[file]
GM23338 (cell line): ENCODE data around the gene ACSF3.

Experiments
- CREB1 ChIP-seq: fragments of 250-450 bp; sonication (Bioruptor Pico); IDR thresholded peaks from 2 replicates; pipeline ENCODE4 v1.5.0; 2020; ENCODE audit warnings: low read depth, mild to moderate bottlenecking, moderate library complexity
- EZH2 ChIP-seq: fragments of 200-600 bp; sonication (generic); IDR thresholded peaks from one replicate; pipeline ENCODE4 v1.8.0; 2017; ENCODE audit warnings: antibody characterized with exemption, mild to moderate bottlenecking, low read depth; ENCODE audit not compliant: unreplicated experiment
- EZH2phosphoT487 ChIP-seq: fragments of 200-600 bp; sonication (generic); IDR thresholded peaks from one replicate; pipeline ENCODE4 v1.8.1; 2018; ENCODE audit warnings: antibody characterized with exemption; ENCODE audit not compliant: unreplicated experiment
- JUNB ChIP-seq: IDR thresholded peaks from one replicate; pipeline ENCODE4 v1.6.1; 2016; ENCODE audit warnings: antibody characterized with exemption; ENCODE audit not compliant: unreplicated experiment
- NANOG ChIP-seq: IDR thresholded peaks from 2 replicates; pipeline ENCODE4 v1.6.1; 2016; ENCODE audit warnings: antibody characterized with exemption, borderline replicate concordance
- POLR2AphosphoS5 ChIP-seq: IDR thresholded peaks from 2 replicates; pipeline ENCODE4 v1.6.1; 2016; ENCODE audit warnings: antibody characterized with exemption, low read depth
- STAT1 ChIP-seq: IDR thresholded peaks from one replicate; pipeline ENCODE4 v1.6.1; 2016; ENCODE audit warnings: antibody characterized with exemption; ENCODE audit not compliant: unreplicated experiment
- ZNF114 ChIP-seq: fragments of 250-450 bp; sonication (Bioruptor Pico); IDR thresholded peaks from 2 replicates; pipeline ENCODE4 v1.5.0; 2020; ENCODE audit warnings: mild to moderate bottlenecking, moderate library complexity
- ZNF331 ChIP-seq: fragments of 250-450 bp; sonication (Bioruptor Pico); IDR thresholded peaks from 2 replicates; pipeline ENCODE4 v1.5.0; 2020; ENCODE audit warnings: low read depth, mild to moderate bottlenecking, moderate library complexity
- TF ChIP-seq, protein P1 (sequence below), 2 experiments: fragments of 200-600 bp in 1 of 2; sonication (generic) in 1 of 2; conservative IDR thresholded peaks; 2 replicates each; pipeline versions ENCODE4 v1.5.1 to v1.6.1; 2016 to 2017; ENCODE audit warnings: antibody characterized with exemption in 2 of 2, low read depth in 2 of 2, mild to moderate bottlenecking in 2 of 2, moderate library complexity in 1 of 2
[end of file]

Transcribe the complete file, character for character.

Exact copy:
GM23338 (cell line): ENCODE data around the gene ACSF3.

Experiments
- CREB1 ChIP-seq: fragments of 250-450 bp; sonication (Bioruptor Pico); IDR thresholded peaks from 2 replicates; pipeline ENCODE4 v1.5.0; 2020; ENCODE audit warnings: low read depth, mild to moderate bottlenecking, moderate library complexity
- EZH2 ChIP-seq: fragments of 200-600 bp; sonication (generic); IDR thresholded peaks from one replicate; pipeline ENCODE4 v1.8.0; 2017; ENCODE audit warnings: antibody characterized with exemption, mild to moderate bottlenecking, low read depth; ENCODE audit not compliant: unreplicated experiment
- EZH2phosphoT487 ChIP-seq: fragments of 200-600 bp; sonication (generic); IDR thresholded peaks from one replicate; pipeline ENCODE4 v1.8.1; 2018; ENCODE audit warnings: antibody characterized with exemption; ENCODE audit not compliant: unreplicated experiment
- JUNB ChIP-seq: IDR thresholded peaks from one replicate; pipeline ENCODE4 v1.6.1; 2016; ENCODE audit warnings: antibody characterized with exemption; ENCODE audit not compliant: unreplicated experiment
- NANOG ChIP-seq: IDR thresholded peaks from 2 replicates; pipeline ENCODE4 v1.6.1; 2016; ENCODE audit warnings: antibody characterized with exemption, borderline replicate concordance
- POLR2AphosphoS5 ChIP-seq: IDR thresholded peaks from 2 replicates; pipeline ENCODE4 v1.6.1; 2016; ENCODE audit warnings: antibody characterized with exemption, low read depth
- STAT1 ChIP-seq: IDR thresholded peaks from one replicate; pipeline ENCODE4 v1.6.1; 2016; ENCODE audit warnings: antibody characterized with exemption; ENCODE audit not compliant: unreplicated experiment
- ZNF114 ChIP-seq: fragments of 250-450 bp; sonication (Bioruptor Pico); IDR thresholded peaks from 2 replicates; pipeline ENCODE4 v1.5.0; 2020; ENCODE audit warnings: mild to moderate bottlenecking, moderate library complexity
- ZNF331 ChIP-seq: fragments of 250-450 bp; sonication (Bioruptor Pico); IDR thresholded peaks from 2 replicates; pipeline ENCODE4 v1.5.0; 2020; ENCODE audit warnings: low read depth, mild to moderate bottlenecking, moderate library complexity
- TF ChIP-seq, protein P1 (sequence below), 2 experiments: fragments of 200-600 bp in 1 of 2; sonication (generic) in 1 of 2; conservative IDR thresholded peaks; 2 replicates each; pipeline versions ENCODE4 v1.5.1 to v1.6.1; 2016 to 2017; ENCODE audit warnings: antibody characterized with exemption in 2 of 2, low read depth in 2 of 2, mild to moderate bottlenecking in 2 of 2, moderate library complexity in 1 of 2